to Gleeson to Broadbent, Julie Walters and Jessica Paré, who as Ellis' boss gives the department store scenes a touch of a "Mad Men" feel. Hornby's writing resonates more than his past scripts. Director John Crowley, who you may well not know for a handful of minor UK films including Boy A and Closed Circuit, gives the proceedings heart, humor, and warmth without applying an easily noticed or defined style.

The last two winners of the Best Picture Oscar came from Fox Searchlight, the mini-major which doesn't have a stronger contender on its menu this season. Brooklyn did not keep the studio's winning streak alive, but it did earn predictable nominations for Picture, Lead Actress, and Adapted Screenplay, while somewhat surprisingly getting shut out of Production and Costume Design in favor of flashier properties. The recognition only helped to raise the profile of a good-hearted, smallish film you could only dislike in response to expectations heightened by the acclaim and accolades destined to come its way. Such is the plight of an Oscar movie, even one that isn't calculated to play that part, instead assuming it on quality content and good fortune.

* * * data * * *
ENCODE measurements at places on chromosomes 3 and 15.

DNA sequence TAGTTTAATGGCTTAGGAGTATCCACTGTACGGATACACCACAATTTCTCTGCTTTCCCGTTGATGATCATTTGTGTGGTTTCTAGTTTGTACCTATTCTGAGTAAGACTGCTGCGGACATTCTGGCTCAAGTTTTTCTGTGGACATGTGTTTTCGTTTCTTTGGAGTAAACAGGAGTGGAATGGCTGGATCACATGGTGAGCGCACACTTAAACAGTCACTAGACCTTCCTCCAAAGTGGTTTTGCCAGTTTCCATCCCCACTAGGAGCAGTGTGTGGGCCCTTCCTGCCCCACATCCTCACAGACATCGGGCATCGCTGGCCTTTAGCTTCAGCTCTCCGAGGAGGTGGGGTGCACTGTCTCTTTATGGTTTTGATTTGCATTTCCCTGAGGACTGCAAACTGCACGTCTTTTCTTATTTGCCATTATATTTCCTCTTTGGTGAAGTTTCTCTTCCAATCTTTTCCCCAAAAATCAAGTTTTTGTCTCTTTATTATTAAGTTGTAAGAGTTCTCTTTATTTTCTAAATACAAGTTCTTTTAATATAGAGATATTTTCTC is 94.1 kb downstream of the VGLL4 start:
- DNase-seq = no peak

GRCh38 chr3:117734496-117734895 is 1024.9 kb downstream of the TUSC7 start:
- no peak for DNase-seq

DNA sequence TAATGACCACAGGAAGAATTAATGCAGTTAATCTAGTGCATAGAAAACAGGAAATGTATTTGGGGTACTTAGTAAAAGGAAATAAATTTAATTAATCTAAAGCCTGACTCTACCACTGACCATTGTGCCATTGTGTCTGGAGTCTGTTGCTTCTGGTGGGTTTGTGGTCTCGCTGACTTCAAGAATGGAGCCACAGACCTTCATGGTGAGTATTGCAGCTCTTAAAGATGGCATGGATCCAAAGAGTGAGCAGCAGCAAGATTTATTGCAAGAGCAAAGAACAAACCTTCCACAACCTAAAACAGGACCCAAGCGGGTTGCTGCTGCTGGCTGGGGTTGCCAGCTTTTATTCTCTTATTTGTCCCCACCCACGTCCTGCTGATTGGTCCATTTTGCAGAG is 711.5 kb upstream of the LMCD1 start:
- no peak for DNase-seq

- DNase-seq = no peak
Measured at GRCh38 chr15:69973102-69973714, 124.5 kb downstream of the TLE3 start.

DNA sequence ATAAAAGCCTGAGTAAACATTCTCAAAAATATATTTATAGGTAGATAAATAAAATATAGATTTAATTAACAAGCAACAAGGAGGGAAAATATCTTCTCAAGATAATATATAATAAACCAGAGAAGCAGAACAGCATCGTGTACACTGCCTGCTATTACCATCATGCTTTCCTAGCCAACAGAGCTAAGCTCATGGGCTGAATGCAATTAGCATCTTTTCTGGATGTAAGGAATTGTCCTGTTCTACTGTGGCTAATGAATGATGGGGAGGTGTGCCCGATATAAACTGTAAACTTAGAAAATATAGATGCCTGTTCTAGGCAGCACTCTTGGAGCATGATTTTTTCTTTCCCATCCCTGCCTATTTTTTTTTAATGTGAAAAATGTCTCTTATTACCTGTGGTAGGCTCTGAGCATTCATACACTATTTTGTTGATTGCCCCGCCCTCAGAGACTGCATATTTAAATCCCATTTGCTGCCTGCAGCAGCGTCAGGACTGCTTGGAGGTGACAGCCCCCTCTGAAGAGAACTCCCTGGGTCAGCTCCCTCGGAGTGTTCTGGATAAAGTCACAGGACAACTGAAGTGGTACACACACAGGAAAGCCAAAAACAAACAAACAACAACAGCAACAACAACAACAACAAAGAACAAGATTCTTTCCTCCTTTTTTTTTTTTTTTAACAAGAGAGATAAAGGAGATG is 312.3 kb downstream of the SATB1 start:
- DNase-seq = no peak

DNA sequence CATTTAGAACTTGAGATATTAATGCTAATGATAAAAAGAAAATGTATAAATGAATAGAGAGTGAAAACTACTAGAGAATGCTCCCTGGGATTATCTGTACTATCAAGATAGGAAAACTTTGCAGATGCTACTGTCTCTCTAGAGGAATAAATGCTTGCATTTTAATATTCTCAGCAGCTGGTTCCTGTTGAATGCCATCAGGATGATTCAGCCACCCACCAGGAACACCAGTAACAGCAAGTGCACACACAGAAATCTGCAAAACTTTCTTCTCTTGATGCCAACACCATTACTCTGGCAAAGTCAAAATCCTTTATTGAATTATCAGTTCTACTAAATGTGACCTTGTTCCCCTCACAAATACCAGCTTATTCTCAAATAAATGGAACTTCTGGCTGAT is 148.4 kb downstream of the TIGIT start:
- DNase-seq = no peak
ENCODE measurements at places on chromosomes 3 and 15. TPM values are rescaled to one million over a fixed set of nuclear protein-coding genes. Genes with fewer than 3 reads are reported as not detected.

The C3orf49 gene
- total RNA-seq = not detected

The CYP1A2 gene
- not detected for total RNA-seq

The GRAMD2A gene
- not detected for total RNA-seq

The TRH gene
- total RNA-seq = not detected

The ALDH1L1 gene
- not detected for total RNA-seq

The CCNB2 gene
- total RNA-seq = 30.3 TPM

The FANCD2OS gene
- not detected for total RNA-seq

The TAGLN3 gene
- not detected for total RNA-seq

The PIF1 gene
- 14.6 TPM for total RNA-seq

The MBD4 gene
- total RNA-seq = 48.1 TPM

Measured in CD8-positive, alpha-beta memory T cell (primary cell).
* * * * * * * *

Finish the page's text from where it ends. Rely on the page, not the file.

Grossing a most respectable $38 million domestic despite coming up empty on Oscar night, Brooklyn hits stores this week, just in time for St. Patrick's Day, in separate DVD and Blu-ray + Digital HD editions from Fox.

Brooklyn Blu-ray Disc cover art -- click to buy from Amazon.com Blu-ray Disc Details

1.85:1 Widescreen
5.1 DTS-HD MA (English), DTS 5.1 (Russian), Dolby Digital 5.1 (Spanish, Czech, Hungarian, Polish, Turkish, Descriptive Service)
Subtitles: English, Spanish, Russian, Bulgarian, Czech, Estonian, Hebrew, Hungarian, Icelandic, Indonesian, Korean, Latvian, Lithuanian, Malay, Chinese, Polish, Romanian, Slovak, Thai, Turkish, Ukrainian, Vietnamese